When running a startup with a co-founder, sometimes unforeseen circumstances lead to you to a situation where it is the best interests of everyone involved to terminate your agreement with them. Since founding my latest company Hostt helping provide free hosting to everyone in the World I've had to make so big changes in who is my cofounder.

It is not fun. It sucks and it is an awkward and uncomfortable situation to be in. But it can be made less awkward if you're prepared and know what to do in advance. This should be done on both sides to protect the company.

In this post I'll help prepare you to handle the unenviable task of firing a co-founder.

Two Words: Separation Agreement

The first thing you need to know about firing a co-founder is you have to make it official. When things go south with a co-founder it's not as easy as just firing them and getting on with your day. You have to get it on paper in the form of a separation agreement or you may run into some legal troubles down the road.

In a separation agreement, the terminated party receives a little more than that they may be entitled to upon being fired, like a few months' pay. In return, you get their promise not to sue you. Having that agreement in place helps everyone involved feel more comfortable.

Be Upfront With Your Co-Founder

The worst thing you can do is spring this kind of discussion on your co-founder. Why? It is a matter of both respect and a way to avoid unnecessary confrontations.

Remember, as some point you got along--you may even have been friends. Don't surprise them--instead, set a time to meet. Plan a time to have this discussion, but don't explain what the meeting is about until the time comes.

When it comes time for the meeting, get straight to the point. Don't waste each other's time with small talk, let them know from the start that you intend to fire them.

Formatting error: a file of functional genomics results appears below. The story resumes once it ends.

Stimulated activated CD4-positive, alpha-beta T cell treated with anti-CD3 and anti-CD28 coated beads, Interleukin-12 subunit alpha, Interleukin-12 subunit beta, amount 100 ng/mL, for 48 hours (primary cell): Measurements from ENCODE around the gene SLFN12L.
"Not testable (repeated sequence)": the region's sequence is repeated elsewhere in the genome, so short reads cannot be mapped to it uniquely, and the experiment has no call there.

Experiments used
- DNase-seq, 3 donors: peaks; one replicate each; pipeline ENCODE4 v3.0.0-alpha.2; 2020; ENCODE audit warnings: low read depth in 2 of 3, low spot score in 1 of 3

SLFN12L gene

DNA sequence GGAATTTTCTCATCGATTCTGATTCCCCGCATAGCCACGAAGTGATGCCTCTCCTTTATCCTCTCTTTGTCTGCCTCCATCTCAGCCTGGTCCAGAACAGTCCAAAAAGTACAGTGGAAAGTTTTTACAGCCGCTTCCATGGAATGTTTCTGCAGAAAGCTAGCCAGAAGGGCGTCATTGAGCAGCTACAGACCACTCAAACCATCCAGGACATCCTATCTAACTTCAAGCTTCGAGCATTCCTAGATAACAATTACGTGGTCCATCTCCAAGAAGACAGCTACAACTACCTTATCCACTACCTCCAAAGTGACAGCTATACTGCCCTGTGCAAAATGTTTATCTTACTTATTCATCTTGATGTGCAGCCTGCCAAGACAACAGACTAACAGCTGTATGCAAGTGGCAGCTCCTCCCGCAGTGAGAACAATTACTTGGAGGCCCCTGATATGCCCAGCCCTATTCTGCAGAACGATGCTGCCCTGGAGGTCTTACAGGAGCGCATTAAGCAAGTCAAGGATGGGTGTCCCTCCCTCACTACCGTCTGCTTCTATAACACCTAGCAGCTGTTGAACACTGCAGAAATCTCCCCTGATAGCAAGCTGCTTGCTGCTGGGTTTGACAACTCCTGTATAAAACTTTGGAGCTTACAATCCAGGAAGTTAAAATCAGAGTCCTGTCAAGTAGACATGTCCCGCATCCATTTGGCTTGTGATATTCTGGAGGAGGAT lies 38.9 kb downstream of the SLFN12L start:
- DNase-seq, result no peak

Note: Investors want to know that you're serious about your business and you can lead a company. Making hard decision are part of that.

That leads me to my next point.

Have A Specific Reason For Firing Your Co-Founder

When you're having the discussion with your co-founder about letting him or her go, you can't give a vague explanation like "You just haven't been pulling your weight." or "It doesn't feel like this partnership is working out." Give a specific reason for why they're being fired.

Think of it like any other business decision. If you're going to make a major change to your company, you need a compelling case for why that's a good idea. The same applies here.

Your explanation should sound more like "We both agreed that we would accomplish X goal by X date. I held up my end of the agreement, but your performance hasn't been up to par."

Keep it short and sweet, state your case, and be firm with your decision.

Conclusion--Final Pieces Of Advice

This is a sensitive situation, so even though you have to be authoritative in your decision, be empathetic of your co-founder's feelings. Following the advice above will help to avoid burning bridges.

With a separation agreement in place you're removing any concerns about future lawsuits. By planning the meeting in advance you won't be catching your co-founder off guard. And, by having a legitimate explanation for wanting to terminate your co-founder, you're being professional and showing compassion.

If you have any other questions about how to handle the situation of firing a co-founder, let me know in the comments section or shoot me a personal message on my site.

Published on: Oct 1, 2014